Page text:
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Publication numberUS2416240 A
Publication typeGrant
Publication dateFeb 18, 1947
Filing dateSep 4, 1945
Priority dateSep 4, 1945
Publication numberUS 2416240 A, US 2416240A, US-A-2416240, US2416240 A, US2416240A
InventorsStrandlund Carl G
Original AssigneeChicago Vitrcous Enamel Produc
Export CitationBiBTeX, EndNote, RefMan
External Links: USPTO, USPTO Assignment, Espacenet
Architectural panel construction
US 2416240 A
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Description  (OCR text may contain errors)

Feb 18, 1947; c. G. STRANDLUND 2,416,240

ARCHITECTURAL PANEL CONSTRUCTION Filed sept. 4, 1945 J6 I Carl GSZrzzndhnd INVENTOR.

Patented Feb. 18, 1947 UNITE-D STAT ARCHITECTURAL must. cous'rnucnon Carl G. Strandlund, Oak rain, 111., assigncr to Chicago Vitreous Enamel Product Company, a corporation of Illinois Application'septcmber 4, 1945, Serial no. 614,379

'1 The present invention relates generally to architectural porcelain enamel panels, but more particularly to a novel and improved construction and an arrangement of interlocking and sealing adjacent porcelain enamel panels, units or adjoining connecting parts of the exterior or interior walls of a building or structure of any type or design.

It has been the practice heretoforein the architectural porcelain enamel industry to provide special metal clips for attaching the porcelain enamel panels or units to the exterior or interior of a building and attempts have been made to seal the intervening or contiguous edges and corners of the panels or units with a waterproof caulking compound. This practice not only required trained experts to install the units. but

v 2 Referring to the drawings:

Fig. 1 is aperspective fragmentary and partly broken view showing the manner of interconnecting the panels or units together;

also proved unsatisfactory because the caulking compound between the panels or units did not provide for the expansion or contraction of the steel panels or units due to changes in temperature with the result that the caulking compound cracked and separated from the adjoiningpanels, thus breaking the seal and leaving an unsatisfactory appearance to the .whole wall structure.

It is.. therefore. one of the primary objects of the present invention to not only overcome the disadvantages hereinbefore pointed out, but. to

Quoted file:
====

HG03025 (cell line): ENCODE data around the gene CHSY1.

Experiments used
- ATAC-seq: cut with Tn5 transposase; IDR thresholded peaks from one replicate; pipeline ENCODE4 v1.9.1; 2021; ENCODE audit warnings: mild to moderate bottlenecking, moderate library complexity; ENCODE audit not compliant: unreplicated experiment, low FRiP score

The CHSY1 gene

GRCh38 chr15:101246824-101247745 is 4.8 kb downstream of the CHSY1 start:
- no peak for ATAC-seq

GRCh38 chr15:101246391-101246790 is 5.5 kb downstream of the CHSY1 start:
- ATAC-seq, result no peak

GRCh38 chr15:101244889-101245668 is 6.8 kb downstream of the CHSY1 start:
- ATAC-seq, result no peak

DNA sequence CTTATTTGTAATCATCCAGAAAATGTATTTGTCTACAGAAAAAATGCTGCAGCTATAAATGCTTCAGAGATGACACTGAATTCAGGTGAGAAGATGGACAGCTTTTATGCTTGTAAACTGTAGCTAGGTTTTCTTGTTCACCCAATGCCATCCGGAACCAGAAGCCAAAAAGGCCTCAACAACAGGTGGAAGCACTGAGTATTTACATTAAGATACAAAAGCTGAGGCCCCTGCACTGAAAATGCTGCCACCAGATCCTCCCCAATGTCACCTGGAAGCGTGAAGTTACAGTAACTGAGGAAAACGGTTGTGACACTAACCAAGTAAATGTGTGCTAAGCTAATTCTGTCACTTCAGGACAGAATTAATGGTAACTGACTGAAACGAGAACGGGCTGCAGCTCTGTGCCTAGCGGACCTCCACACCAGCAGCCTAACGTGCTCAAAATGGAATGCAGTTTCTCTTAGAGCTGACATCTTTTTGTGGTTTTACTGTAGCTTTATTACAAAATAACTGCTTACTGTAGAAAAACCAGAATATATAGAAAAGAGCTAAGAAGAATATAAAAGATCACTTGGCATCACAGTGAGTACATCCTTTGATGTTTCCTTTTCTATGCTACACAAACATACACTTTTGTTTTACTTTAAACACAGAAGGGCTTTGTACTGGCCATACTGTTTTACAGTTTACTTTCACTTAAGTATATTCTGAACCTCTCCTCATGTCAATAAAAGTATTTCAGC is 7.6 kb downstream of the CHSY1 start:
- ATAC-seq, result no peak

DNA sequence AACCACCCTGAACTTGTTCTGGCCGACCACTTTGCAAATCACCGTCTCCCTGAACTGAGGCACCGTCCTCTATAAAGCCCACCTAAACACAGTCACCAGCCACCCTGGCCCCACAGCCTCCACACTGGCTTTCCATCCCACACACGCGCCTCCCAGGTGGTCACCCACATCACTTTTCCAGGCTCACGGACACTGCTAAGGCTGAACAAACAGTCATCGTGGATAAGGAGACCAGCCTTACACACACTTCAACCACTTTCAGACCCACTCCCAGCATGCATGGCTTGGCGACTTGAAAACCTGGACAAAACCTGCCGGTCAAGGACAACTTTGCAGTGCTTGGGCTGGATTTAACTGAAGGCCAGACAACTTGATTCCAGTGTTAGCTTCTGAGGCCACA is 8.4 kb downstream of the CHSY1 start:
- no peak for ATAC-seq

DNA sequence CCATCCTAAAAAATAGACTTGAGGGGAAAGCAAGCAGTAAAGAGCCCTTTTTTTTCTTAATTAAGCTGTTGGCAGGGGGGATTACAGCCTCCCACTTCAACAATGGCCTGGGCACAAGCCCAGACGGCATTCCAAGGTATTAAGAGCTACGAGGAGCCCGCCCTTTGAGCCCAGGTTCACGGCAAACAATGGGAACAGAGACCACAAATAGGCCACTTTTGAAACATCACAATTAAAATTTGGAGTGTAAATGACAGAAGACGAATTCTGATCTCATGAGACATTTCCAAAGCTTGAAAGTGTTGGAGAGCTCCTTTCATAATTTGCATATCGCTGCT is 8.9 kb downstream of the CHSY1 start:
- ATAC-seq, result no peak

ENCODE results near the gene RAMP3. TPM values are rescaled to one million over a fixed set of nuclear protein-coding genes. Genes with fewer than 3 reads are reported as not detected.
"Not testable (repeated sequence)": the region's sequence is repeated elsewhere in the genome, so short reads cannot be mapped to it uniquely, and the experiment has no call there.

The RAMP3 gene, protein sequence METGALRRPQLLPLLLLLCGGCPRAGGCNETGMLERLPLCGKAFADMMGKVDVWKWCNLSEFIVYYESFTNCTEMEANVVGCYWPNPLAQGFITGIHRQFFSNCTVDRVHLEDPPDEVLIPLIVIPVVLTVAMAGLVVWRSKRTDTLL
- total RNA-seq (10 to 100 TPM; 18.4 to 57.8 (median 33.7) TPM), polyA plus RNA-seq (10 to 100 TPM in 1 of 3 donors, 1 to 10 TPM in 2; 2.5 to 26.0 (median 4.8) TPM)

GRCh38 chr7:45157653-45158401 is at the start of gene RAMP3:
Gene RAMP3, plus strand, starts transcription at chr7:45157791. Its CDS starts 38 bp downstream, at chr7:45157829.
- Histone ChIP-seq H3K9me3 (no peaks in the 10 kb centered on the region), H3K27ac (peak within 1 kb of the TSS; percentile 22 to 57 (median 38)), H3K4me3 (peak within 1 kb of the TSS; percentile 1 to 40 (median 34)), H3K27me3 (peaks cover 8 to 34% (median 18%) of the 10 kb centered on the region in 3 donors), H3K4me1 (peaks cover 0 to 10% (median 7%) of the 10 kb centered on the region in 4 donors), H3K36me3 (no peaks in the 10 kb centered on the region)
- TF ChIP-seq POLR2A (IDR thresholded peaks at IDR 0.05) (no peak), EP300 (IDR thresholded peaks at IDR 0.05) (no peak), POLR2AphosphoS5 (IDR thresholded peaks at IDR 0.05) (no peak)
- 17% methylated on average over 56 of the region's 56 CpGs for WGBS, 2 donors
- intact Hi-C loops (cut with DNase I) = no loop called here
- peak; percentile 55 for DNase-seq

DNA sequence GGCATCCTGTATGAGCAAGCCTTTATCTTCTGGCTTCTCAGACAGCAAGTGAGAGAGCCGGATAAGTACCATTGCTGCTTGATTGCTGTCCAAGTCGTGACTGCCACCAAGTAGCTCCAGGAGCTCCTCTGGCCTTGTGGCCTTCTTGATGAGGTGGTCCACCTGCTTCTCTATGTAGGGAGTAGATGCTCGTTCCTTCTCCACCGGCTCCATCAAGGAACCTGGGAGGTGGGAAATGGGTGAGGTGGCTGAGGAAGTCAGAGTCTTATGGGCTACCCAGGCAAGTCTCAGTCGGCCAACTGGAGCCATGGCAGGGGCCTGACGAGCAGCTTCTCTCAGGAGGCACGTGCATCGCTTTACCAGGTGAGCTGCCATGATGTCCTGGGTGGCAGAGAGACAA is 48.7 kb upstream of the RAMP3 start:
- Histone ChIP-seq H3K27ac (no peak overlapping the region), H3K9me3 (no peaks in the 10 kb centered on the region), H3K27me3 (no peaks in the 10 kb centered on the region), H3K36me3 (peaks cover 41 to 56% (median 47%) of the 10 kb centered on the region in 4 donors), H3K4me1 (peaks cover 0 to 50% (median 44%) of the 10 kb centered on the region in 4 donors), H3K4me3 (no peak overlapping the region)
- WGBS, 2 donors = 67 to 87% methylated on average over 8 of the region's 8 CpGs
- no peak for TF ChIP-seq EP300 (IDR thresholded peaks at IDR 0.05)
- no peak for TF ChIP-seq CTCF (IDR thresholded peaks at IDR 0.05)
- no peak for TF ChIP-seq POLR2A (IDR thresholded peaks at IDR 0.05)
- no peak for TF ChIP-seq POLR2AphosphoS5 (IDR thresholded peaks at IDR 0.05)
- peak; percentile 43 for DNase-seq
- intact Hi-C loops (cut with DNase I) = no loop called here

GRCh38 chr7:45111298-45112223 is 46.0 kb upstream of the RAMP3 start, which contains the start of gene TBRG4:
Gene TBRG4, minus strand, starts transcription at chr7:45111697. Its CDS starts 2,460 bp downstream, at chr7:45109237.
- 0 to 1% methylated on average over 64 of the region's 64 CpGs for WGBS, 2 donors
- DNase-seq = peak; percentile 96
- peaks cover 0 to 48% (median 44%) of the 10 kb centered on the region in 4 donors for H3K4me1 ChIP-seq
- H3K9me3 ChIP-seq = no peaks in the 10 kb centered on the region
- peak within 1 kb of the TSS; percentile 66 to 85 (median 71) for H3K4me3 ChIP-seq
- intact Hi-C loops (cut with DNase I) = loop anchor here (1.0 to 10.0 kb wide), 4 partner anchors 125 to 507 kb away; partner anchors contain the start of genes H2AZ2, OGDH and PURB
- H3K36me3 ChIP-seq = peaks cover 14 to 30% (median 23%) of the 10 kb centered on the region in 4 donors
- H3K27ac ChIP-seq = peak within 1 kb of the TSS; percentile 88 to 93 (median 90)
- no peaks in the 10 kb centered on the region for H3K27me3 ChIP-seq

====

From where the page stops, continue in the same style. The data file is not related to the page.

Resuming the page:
. also provide a novel construction or interlocking not require the services 'of a skilled artisan to install.

A still further object of the invention is to provide interfltting core of plastic composition between the adjacent panels or units which 'will insure a permanent seal and which will not crack or separate from the adjoining panels or units regardless of variations in temperature.

These and other objects are accomplished by providing a construction and an arrangement of I the various parts in the manner hereinafter described and particularly pointed out in the appended claims.

' Fig. 2 is an enlarged front elevational viewof one of the panels or units showing a portion of the adjacent panels or units;

Fig. 3 is an enlarged cross sectional view taken on the lines 3-3 in Fig. 2; and I Fig. 4 is an enlarged cross sectional view taken on the lines 4-4 in Fig. 3.

In illustrating one form my invention may assume in practice, I have shown the same as com- .prlsing a square panel or unit generally indicated ture of a building so that baseboards, ceilings,

window and door frames, copings and the like may be interlocked, sealed and insulated.

The panel or unit I0 is preferably made of flat sheet steel of suitable gauge, with the four corners thereof suitably cut out as shown at H prior to forming or bending the interlocking flanges hereinafter described. The panel "I has a relatively flat plane surface H with two of its adjacent lateral edges as shown at If and II bent at right angles to the plane surface I I. The inturned edges l3 and M are formed or connected to the plane surface I I of the panel by'a quarter circular curve as shown at IS. The inner portions of each'ofthe edges 13 and I4 terminate in outwardly projecting flanges l6 and H. The flanges l6 and I I occupy the same plane which is positioned parallel to and inwardly of the plane ll of the panel Ill. The other adjacent lateral edges of the panel II) are similarly bent at right angleas shown at l8 and- I9 with quarter circular curves therebetween as shown at 20. The